In a crowded subgenre, this offering is unnecessary.

READ REVIEW

WAY PAST MAD

Anger at a sibling gets taken out on a friend.

Protagonist Keya fumes when younger brother Nate gives Keya’s cereal to the dog and cuts holes in Keya’s favorite hat. Keya stomps outside. Hooper, Keya’s friend, offers a cheerful greeting, but Keya darts away. A fantasy race ensues, briefly cathartic, but Keya’s temper explodes after a knee-scraping tumble. Keya bursts out, “I don’t like you, Hooper.” It’s not true, of course, and they make up after a sweetly responsible apology. Aside from twice waxing poetic (“The kind of mad that starts / and swells / and spreads like a rash”), Adelman’s prose is dull and declarative (“Then we joked and laughed. I was so happy”). Keya and her family present white and Hooper, black. Keya’s glorious, lively black curls are de la Prada’s best visual. Many illustrations are too uniformly saturated, with the composition offering no clear place to focus. A “gold medal like sunshine” that Keya wins in the imagined race is barely visible. In a critical misstep for a book for fostering emotional literacy, narrator Keya says Hooper looks “way past mad”—echoing an earlier description of Keya—while the illustrations clearly show him as hurt, not angry. Choose Tameka Fryer Brown and Shane Evans’ My Cold Plum Lemon Pie Bluesy Mood (2013) or Judith Viorst and Ray Cruz’s classic Alexander and the Terrible, Horrible, No Good, Very Bad Day (1972) instead.

In a crowded subgenre, this offering is unnecessary. (Picture book. 4-8)

Pub Date: March 1, 2020

ISBN: 978-0-8075-8685-3

Page Count: 32

Publisher: Whitman

Review Posted Online: Jan. 12, 2020

Kirkus Reviews Issue: Feb. 1, 2020

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This seemingly simple tale packs a satisfying emotional punch. Scarily good! (Picture book. 4-7)

LOVE MONSTER

Monster lives in Cutesville, where he feels his googly eyes make him unlovable, especially compared to all the “cute, fluffy” kittens, puppies and bunnies. He goes off to find someone who will appreciate him just the way he is…with funny and heartwarming results.

A red, scraggly, pointy-eared, arm-dragging monster with a pronounced underbite clutches his monster doll to one side of his chest, exposing a purplish blue heart on the other. His oversized eyes express his loneliness. Bright could not have created a more sympathetic and adorable character. But she further impresses with the telling of this poor chap’s journey. Since Monster is not the “moping-around sort,” he strikes out on his own to find someone who will love him. “He look[s] high” from on top of a hill, and “he look[s] low” at the bottom of the same hill. The page turn reveals a rolling (and labeled) tumbleweed on a flat stretch. Here “he look[s] middle-ish.” Careful pacing combines with dramatic design and the deadpan text to make this sad search a very funny one. When it gets dark and scary, he decides to head back home. A bus’s headlights shine on his bent figure. All seems hopeless—until the next page surprises, with a smiling, orange monster with long eyelashes and a pink heart on her chest depicted at the wheel. And “in the blink of a googly eye / everything change[s].”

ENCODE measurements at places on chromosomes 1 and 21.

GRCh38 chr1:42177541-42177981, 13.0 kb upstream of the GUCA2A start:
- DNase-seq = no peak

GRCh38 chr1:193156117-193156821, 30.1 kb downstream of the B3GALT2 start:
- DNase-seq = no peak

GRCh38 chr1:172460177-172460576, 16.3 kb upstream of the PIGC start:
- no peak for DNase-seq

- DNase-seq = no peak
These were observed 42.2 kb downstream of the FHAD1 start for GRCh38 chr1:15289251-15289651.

This seemingly simple tale packs a satisfying emotional punch. Scarily good! (Picture book. 4-7)

Pub Date: Dec. 31, 2013

ISBN: 978-0-374-34646-1

Page Count: 32

Publisher: Farrar, Straus and Giroux

Review Posted Online: Sept. 18, 2013

Kirkus Reviews Issue: Oct. 1, 2013

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Spires’ understanding of the fragility and power of the artistic impulse mixes with expert pacing and subtle...

THE MOST MAGNIFICENT THING

Making things is difficult work. Readers will recognize the stages of this young heroine’s experience as she struggles to realize her vision.

First comes anticipation. The artist/engineer is spotted jauntily pulling a wagonload of junkyard treasures. Accompanied by her trusty canine companion, she begins drawing plans and building an assemblage. The narration has a breezy tone: “[S]he makes things all the time. Easy-peasy!” The colorful caricatures and creations contrast with the digital black outlines on a white background that depict an urban neighborhood. Intermittent blue-gray panels break up the white expanses on selected pages showing sequential actions. When the first piece doesn’t turn out as desired, the protagonist tries again, hoping to achieve magnificence. A model of persistence, she tries many adjustments; the vocabulary alone offers constructive behaviors: she “tinkers,” “wrenches,” “fiddles,” “examines,” “stares” and “tweaks.” Such hard work, however, combines with disappointing results, eventually leading to frustration, anger and injury. Explosive emotions are followed by defeat, portrayed with a small font and scaled-down figures. When the dog, whose expressions have humorously mirrored his owner’s through each phase, retrieves his leash, the resulting stroll serves them well. A fresh perspective brings renewed enthusiasm and—spoiler alert—a most magnificent scooter sidecar for a loyal assistant.

Spires’ understanding of the fragility and power of the artistic impulse mixes with expert pacing and subtle characterization for maximum delight. (Picture book. 4-7)

Pub Date: April 1, 2014

ISBN: 978-1-55453-704-4

Page Count: 32

Publisher: Kids Can

Review Posted Online: Feb. 26, 2014

Kirkus Reviews Issue: March 15, 2014

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